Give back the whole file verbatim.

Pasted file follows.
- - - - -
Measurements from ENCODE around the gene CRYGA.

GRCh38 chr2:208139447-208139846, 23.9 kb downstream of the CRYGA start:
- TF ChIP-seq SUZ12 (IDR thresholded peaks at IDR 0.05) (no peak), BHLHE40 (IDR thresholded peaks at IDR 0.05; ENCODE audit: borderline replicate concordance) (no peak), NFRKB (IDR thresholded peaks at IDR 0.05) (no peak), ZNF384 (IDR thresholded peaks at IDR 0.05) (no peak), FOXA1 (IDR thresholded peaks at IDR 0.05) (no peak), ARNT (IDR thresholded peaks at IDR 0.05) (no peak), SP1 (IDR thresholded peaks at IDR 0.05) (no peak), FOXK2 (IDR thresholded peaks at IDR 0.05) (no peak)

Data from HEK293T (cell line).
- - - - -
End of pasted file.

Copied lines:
Measurements from ENCODE around the gene CRYGA.

GRCh38 chr2:208139447-208139846, 23.9 kb downstream of the CRYGA start:
- TF ChIP-seq SUZ12 (IDR thresholded peaks at IDR 0.05) (no peak), BHLHE40 (IDR thresholded peaks at IDR 0.05; ENCODE audit: borderline replicate concordance) (no peak), NFRKB (IDR thresholded peaks at IDR 0.05) (no peak), ZNF384 (IDR thresholded peaks at IDR 0.05) (no peak), FOXA1 (IDR thresholded peaks at IDR 0.05) (no peak), ARNT (IDR thresholded peaks at IDR 0.05) (no peak), SP1 (IDR thresholded peaks at IDR 0.05) (no peak), FOXK2 (IDR thresholded peaks at IDR 0.05) (no peak)

Data from HEK293T (cell line).